The next four lines are the keystrokes we want the macro to generate. In this case, we're specifying them character by character: s-t means Shift-T (an upper-case T), space means the space bar, and all the rest of the keys are just lower-case letters.
A few other keys besides the space bar have special names. The Clr/Home key is just home; the four cursor keys have the names up, down, left and right; the keys on the numeric keypad are indicated with an n in front of their names, so n6 is 6 on the keypad. All other keys, including the function keys, are specified by the letters or words printed on them.
The last line, macend, just indicates the end of the macro.
(There's no special reason for putting each word on its own line, by the way-it just makes it easier to read. But don't make a line too long, or it may not compile properly)
That's how to do it one keystroke at a time. Since this is just regular text, there's an easier way to do it:
"This is a macro."
Any text inside double-quote marks passes through as a string of keystrokes. (If you want a double-quote mark to be part of your macro, just use two double-quote marks in a row)
Finally, there's an exceedingly complicated way of doing it: specifying the four-byte internal keystroke code for each keystroke you want to generate. Most programs don't require the four-byte code, but it's available if you need it and you're technically inclined. (There's a file containing all the keystroke codes in the MACROS.ARC file on this issue's START Disk.)
03140054 00230068 00170069
001 F0073 00390020 00170069
001 F0073 00390020 001 E0061
00390020 0032006D 001 E0061
002E0063 00130072 0018006F
You can include comments in your macros if you like. Wherever a colon
appears on a line, except within quotation marks. the entire line from
that character on will be treated as a comment and ignored.
:This is a comment line.
You can use any of the three ways to define your macro (the second one is probably easiest). Once you've typed it in, be sure to save the macro text file in ASCII form. Just to keep track of it, let's call it FIZZBANG.TXT.
You can have as many macros as you like in a macro text file. There is no particular limit built into the STARTKey system for the number of macros in a macro file, but there is a limit on the total number of keystrokes. since the final compiled version of the macro file cannot be larger than 22 K. That still gives you space for well over 1,000 one-keystroke macros - more than you're likely to need.
For more examples of macro text files, check out the .TXT files for the macro files that came on your START Disk.
COMPILING THE MACROS
Now comes the tricky part: using the STARTKey macro compiler program. It's called SKCOMPIL.TTP, and you'll find it among the files you uncompressed from STARTKEY.ARC.
Click on SKCOMPIL.TTP and you'll get a dialog box asking you for the name of the macro text file to compile. You'll want to type in the name of the macro text file you just created- F1ZZBANG.TXT- but don't press the Return key! You also need to type in the name you want the compiled macro file to have-say FIZZBANG.MAX. If you just type FIZZBANG.TXT and press the Return key, the compiler will compile the FIZZBANG macros and store them in a macro file called MACROS.MAX. (Remember, that's the default macro file that's always loaded when STARTKey boots up.)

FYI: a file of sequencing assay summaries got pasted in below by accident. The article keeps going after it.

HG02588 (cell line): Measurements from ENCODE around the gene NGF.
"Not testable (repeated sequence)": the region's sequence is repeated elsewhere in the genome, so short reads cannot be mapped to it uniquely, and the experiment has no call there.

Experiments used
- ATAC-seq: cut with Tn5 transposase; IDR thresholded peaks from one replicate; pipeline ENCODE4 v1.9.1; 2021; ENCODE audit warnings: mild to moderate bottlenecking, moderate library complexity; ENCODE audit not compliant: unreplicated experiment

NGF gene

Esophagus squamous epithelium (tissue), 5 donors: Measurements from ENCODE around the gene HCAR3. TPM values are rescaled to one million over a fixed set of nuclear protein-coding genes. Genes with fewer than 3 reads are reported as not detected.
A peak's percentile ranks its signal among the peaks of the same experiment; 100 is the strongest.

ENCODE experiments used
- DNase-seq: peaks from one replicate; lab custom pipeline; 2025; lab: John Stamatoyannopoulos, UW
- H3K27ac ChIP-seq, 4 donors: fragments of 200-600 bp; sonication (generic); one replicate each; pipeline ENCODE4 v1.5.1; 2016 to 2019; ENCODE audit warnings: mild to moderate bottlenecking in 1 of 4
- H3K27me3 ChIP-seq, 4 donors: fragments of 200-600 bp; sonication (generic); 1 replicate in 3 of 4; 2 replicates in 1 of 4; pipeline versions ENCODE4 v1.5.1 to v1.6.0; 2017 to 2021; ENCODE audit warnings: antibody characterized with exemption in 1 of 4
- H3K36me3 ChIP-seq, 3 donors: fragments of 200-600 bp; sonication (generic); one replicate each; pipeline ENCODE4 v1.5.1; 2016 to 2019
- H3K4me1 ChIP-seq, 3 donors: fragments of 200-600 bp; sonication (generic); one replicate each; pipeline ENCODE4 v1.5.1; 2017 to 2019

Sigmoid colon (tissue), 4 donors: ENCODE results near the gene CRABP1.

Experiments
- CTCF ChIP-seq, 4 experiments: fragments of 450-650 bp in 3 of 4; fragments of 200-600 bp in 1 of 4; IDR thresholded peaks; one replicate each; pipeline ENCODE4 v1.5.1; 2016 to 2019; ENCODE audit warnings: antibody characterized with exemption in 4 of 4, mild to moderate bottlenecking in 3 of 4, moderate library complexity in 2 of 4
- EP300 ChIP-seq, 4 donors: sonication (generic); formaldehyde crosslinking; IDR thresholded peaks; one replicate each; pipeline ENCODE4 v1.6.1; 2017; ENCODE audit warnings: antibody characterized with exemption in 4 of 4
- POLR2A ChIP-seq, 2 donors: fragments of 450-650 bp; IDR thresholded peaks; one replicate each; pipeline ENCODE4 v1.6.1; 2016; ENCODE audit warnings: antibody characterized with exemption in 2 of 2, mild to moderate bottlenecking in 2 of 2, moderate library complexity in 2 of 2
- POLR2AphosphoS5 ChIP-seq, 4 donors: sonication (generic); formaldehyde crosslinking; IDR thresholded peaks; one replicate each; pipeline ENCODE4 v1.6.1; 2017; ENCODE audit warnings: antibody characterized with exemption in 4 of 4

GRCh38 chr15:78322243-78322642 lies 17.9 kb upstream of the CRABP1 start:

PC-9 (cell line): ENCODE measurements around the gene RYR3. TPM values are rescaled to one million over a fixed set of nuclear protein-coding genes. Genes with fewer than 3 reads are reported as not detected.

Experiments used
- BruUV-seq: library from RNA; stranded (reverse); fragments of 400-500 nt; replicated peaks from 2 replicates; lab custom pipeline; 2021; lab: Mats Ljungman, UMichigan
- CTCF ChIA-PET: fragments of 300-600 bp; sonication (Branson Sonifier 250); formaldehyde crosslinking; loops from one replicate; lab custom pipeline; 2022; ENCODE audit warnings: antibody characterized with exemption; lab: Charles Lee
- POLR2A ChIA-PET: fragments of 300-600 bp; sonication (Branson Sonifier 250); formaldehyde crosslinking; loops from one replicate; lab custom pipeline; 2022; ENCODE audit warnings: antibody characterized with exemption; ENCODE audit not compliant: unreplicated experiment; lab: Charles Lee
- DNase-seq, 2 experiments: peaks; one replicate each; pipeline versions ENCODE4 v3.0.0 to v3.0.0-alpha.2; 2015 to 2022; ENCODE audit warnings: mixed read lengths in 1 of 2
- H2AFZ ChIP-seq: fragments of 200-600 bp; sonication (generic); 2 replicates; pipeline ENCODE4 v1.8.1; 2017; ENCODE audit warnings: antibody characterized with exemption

To create a macro file with a different name, you must type -o in front of it. For example, to compile FIZZBANG.TXT into F1ZZBANG.MAX, type:
FIZZBANG.TXT -o FIZZBANG.MAX
then press the Return key. SKCOMPIL.TTP will compile the macros in FIZZBANG.TXT and generate the macro file FIZZBANG.MAX. (Be sure to use the MAX extender, so you'll know it's a macro file.) As your macro text file compiles, SKCOMPIL will display each macro line on the screen. If SKCOMPIL encounters a word it doesn't recognize, it stops at the point it gets confused, and you should be able to spot where the problem is.
When SKCOMPIL has successfully compiled F1ZZBANG.TXT into FIZZBANG.MAX, it's ready to use with any ST program-and you're ready to compile more complex macros.
One of the most powerful features of STARTKey is that a macro can select a menu item. For example, if you load the original sample macro file MACROS.MAX and then run ST Writer 2.0, you'll find that holding down the Alternate key and typing a keypad key will automatically select menu items such as loading and saving files and transforming screen colors. You'll find the complete list of functions the keypad can select in Figure 2.
Using a menu macro is as easy as using a keyboard macro -just press a key. But creating a menu macro is more difficult. For example, the menu macro that uses the Alternate key and 0 key to transform ST Writer 2.0's screen colors looks like this in the original file SAMPLE.TXT:
menu stwriter 6 2C
The first line, of course, specifies that this macro is for the Alternate-0 key and the final line indicates the end of the macro. In the middle line, "menu" indicates that this is a menu macro. "Stwriter" is the name of the program this macro works with - menu macros will only work with one program (keypad macros will work with any program). The two numbers indicate the menu number (6) and item number (2C) of the ST Writer 2.0 Colors menu item.
To help you find out what those numbers are for any application, START Technical Editor Patrick Bass wrote the MenuSpot program on your START Disk. Run MENUSPOT.PRG, then select the resource file for the program you want to write menu macros for. (The resource file usually has a .RSC extender If there's no resource file for your program, you probably won't be able to write a menu macro for it.)
MenuSpot will print a complete list of the menu items, along with the menu and item number for each item. Then all you need to do is copy down the numbers you need, and type them into your macro source file. Remember to copy the numbers exactly as they appear-the numbers are in hexadecimal, which may use the digits 0 through 9 and the letters A through F.
Once you have the item numbers, you can compile your macro text file the same as for keystroke macros. When your .MAX file is finished, you can load it and use it immediately with the program it's designed for.
By the way, a menu macro is a type of "message." Remember the "Send messages" line in the STARTKey dialog box? When the Yes button is highlighted, you can use menu macros. As I mentioned, that may make your ST seem a bit sluggish. If you still want to use messages, try setting a higher value for "Delay (milliseconds)." A value of 1 will probably make it intolerably sluggish; 10 (the default) should work fine, but even higher numbers will make it less sluggish still.
allows you to redesign
your ST keyboard.
NO MORE BLIND DATES